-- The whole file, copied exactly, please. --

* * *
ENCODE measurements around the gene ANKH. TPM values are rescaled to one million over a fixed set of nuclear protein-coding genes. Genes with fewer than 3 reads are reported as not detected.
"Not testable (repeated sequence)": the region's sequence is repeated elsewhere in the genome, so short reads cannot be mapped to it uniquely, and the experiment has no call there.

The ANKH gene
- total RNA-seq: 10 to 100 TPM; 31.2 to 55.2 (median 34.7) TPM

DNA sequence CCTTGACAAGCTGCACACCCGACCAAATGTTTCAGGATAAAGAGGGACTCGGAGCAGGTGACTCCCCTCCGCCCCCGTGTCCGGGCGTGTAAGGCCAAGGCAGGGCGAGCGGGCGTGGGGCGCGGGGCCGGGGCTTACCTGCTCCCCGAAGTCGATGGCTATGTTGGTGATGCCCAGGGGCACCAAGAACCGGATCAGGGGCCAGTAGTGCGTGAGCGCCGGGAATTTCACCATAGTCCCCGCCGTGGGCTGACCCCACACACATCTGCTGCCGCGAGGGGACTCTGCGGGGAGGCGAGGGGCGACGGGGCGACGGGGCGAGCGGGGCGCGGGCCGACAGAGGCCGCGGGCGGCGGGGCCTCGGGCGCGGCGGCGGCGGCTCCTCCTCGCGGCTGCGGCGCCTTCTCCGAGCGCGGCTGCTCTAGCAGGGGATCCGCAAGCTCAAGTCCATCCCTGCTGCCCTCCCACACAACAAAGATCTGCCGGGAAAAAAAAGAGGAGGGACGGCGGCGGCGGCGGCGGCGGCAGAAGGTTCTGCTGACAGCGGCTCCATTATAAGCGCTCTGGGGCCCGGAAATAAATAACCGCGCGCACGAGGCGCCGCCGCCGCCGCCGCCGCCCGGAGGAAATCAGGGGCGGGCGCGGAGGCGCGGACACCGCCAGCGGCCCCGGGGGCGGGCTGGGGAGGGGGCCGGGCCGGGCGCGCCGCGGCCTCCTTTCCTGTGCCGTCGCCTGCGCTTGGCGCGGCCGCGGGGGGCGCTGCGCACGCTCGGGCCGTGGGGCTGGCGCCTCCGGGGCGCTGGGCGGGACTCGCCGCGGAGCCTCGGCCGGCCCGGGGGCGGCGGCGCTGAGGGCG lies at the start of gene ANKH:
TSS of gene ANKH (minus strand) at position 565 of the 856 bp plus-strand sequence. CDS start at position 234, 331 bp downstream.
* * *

ENCODE measurements around the gene ANKH. TPM values are rescaled to one million over a fixed set of nuclear protein-coding genes. Genes with fewer than 3 reads are reported as not detected.
"Not testable (repeated sequence)": the region's sequence is repeated elsewhere in the genome, so short reads cannot be mapped to it uniquely, and the experiment has no call there.

The ANKH gene
- total RNA-seq: 10 to 100 TPM; 31.2 to 55.2 (median 34.7) TPM

DNA sequence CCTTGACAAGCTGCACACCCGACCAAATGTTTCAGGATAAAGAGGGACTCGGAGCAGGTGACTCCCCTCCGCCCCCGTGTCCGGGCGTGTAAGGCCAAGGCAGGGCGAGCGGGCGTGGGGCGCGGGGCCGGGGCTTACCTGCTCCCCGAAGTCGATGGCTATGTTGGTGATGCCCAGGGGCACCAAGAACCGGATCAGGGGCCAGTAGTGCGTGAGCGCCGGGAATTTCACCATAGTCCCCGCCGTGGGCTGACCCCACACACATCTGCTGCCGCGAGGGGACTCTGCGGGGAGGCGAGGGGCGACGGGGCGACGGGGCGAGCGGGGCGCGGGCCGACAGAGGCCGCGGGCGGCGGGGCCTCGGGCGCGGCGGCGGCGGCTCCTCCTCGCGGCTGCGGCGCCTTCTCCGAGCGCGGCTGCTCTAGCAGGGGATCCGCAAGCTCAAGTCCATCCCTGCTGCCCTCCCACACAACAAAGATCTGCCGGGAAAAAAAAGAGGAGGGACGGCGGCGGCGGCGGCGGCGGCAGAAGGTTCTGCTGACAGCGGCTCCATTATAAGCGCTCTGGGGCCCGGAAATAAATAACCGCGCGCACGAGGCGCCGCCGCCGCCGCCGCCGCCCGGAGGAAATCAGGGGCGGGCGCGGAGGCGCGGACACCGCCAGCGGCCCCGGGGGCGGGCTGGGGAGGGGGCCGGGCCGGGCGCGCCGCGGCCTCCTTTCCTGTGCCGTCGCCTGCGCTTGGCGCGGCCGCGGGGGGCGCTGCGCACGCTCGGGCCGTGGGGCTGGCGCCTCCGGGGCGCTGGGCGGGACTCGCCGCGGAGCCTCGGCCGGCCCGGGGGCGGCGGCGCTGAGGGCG lies at the start of gene ANKH:
TSS of gene ANKH (minus strand) at position 565 of the 856 bp plus-strand sequence. CDS start at position 234, 331 bp downstream.